Over the bank holiday weekend the very first Stamford Bridge ‘Big Dig’ event took place.
The primary aim is to try and understand the landscape and the human development and occupation of the village; and also a chance to find evidence of the battle in 1066.
No previous large scale excavation of this type has ever been attempted, and of course it was also a chance for the village community to become involved and explore their heritage.
After much planning and organising we were offered 14 private sites throughout the village on which to open a one metre square test pit, and we gave ourselves three days to see what we could achieve. The locations varied across the breadth of the village, from the Deanswell area to the outskirts of High Catton.
What we found were plenty of ceramics from Roman, Medieval and more modern times, but probably our star find was a Neolithic flint blade about2cms long with its end snapped off; this pushes the human occupation back over 10,000 years ago.
We will be displaying the finds from the Big Dig at our Stamford Bridge Heritage Weekend on 27/28th June, along with photos and maps, come along if you want to find out more about what we discovered.
So what happened over the weekend? On day one about 20 keen diggers arrived to be briefed and told where to begin the first test pits, We chose eight to get started with another six in reserve. We also erected a large marquee as a project headquarters near to the road bridge and longboat planter. This was a two fold decision as we needed a place to gather and report back to, but also to act as a public information point for residents and passing visitors. It proved a great success with many people coming over to ask questions, pick up leaflets and be informed about what we were doing over the long weekend. We even had tourists from the United States actually getting involved and getting down and dirty with a trowel!
Day two saw the completion of the previous days pits and the recording of all the archaeological data, the finds were all tagged and bagged and the gardens returned to ‘normal’.
After retiring to the local pub for well earned flagons of ale we decided to open two more pits on the last day of the dig. This left us with at least another four pits to be done at a later date, as these may require a more delicate approach due to their position within the village.
Day three saw the completion of the first phase of the project with ten test pits excavated, cleaned up, recorded, and the finds all stored ready for cleaning and investigation.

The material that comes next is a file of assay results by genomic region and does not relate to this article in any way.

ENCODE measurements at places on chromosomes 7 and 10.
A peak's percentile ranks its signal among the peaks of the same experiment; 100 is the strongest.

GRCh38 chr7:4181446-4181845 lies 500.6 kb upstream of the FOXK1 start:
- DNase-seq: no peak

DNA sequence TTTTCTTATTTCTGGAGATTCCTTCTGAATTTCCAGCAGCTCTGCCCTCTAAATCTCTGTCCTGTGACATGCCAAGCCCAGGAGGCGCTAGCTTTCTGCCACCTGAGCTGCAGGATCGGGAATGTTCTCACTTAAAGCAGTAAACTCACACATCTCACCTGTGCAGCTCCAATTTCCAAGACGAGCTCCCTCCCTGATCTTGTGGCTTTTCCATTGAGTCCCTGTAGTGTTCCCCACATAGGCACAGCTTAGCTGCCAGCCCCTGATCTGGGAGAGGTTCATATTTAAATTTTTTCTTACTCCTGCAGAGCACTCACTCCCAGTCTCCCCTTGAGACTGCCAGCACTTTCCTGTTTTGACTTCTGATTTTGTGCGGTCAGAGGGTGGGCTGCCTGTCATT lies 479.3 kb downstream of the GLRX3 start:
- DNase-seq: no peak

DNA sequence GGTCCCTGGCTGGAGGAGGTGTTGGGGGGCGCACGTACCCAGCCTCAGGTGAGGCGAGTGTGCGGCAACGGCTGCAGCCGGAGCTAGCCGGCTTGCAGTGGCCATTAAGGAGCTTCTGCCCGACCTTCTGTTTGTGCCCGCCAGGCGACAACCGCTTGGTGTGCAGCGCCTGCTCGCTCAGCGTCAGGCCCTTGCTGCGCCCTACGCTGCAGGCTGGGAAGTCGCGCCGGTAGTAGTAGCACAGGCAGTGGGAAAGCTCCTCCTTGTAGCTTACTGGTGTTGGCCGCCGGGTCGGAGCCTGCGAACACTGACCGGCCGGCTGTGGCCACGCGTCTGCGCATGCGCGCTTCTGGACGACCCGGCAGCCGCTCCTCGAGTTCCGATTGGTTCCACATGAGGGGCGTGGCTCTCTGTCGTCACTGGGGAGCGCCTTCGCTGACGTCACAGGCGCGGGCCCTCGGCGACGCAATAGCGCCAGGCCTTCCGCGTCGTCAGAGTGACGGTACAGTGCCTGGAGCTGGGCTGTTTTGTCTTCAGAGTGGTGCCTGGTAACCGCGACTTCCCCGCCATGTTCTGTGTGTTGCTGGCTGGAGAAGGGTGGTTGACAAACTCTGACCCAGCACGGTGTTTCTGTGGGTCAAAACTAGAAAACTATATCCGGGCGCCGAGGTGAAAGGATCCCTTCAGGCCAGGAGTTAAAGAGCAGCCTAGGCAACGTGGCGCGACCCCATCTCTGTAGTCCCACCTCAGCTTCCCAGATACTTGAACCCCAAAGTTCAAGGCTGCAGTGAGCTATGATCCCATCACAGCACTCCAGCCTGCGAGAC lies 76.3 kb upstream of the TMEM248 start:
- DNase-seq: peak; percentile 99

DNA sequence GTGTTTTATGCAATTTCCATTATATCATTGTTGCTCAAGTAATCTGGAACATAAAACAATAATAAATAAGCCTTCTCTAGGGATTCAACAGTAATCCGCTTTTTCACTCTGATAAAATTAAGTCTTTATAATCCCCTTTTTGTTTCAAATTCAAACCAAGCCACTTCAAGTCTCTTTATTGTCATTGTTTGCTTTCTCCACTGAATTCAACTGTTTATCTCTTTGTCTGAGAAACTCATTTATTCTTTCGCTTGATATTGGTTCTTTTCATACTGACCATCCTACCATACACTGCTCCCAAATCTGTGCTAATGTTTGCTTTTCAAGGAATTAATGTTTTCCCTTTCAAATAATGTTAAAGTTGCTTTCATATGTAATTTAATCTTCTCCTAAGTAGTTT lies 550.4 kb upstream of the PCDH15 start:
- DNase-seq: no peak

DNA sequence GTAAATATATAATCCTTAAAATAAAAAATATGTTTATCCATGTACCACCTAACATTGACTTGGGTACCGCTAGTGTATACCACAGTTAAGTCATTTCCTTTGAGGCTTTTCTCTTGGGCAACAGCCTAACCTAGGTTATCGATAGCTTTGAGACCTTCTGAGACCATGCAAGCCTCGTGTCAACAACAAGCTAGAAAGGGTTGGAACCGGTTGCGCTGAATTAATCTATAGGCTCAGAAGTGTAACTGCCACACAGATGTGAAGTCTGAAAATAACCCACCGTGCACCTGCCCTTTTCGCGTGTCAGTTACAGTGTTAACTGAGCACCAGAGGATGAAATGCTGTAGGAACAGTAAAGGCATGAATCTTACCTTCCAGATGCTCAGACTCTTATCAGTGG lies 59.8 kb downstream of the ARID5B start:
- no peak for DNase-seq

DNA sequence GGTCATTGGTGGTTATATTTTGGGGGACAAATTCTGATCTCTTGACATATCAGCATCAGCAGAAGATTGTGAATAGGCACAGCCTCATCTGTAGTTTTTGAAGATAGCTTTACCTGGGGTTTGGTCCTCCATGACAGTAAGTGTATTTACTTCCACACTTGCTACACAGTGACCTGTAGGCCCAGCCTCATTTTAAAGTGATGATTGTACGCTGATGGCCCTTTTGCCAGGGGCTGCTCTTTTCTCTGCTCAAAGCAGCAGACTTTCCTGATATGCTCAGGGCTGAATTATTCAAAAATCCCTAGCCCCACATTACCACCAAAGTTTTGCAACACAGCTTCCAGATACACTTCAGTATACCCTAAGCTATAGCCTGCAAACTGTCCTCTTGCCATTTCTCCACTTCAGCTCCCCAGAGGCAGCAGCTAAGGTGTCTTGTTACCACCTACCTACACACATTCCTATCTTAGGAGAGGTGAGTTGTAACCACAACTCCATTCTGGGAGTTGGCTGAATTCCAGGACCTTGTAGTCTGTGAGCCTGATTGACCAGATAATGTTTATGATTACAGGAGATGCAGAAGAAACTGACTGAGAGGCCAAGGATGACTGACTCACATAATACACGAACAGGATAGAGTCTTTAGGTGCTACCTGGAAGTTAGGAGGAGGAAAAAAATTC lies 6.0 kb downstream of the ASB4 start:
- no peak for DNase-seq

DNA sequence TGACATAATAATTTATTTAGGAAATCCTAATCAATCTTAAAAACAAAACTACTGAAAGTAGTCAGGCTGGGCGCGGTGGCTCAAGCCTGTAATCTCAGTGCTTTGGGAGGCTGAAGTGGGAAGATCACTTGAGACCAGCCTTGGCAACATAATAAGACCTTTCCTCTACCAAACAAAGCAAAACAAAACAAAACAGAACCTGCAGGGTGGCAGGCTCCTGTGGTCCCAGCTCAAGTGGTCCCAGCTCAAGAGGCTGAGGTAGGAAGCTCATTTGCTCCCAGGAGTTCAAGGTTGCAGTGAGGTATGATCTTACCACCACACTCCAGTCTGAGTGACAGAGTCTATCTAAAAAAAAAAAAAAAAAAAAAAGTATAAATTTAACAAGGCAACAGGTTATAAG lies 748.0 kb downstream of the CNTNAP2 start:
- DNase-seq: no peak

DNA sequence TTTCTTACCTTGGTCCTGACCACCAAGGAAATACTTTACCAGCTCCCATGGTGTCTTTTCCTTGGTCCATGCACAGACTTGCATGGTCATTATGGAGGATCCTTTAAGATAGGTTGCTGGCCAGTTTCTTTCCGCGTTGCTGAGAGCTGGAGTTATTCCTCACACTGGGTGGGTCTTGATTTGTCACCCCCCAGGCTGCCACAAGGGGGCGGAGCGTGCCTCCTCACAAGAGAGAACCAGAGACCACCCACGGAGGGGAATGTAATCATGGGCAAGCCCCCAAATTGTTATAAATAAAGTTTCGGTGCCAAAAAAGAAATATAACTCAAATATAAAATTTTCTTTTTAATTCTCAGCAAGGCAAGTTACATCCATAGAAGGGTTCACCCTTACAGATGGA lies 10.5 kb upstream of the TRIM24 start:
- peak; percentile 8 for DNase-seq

A tired but very satisfied group can be proud of their achievement. We knew more about the geography of the village than we did at 10am on Saturday morning, and we had plenty of finds to hopefully build a better picture of life in and around the village.
Ok, I know you are dying to know if we found any evidence of the battle in 1066... well the optimistic answer is, ‘not yet’. We will not know that for sure until all the finds have been cleaned up. But, even if we don’t this time, we will try again next year and open another 15 pits, and so on until we do. We see this as an ongoing long term project, it may take five years, or even 10 years, but I am sure we will find proof one day.
Organised by the Battle of Stamford Bridge Heritage Society, the project was supervised by Dr Jon Kenny, formally the Community Archaeologist at York Archaeology Trust, and we had Chas Jones from the Fulford Battlefield group and Archaeologists, Brian and Maxine Birkett from Southburn Heritage Museum on board for extra expertise.
We are pretty well pleased with the excellent start to this project. The society proved it can plan and run a serious archaeological dig, we expanded the data base on the history of the village, our members had a good time and learned new skills, the public interacted with us and gave us positive support, but most importantly, we were blessed with great weather on a Bank Holiday, ....what more can you ask for!
For more information on the society contact: email@example.com
More pictures from this event in this week’s (4 June) Pocklington Post.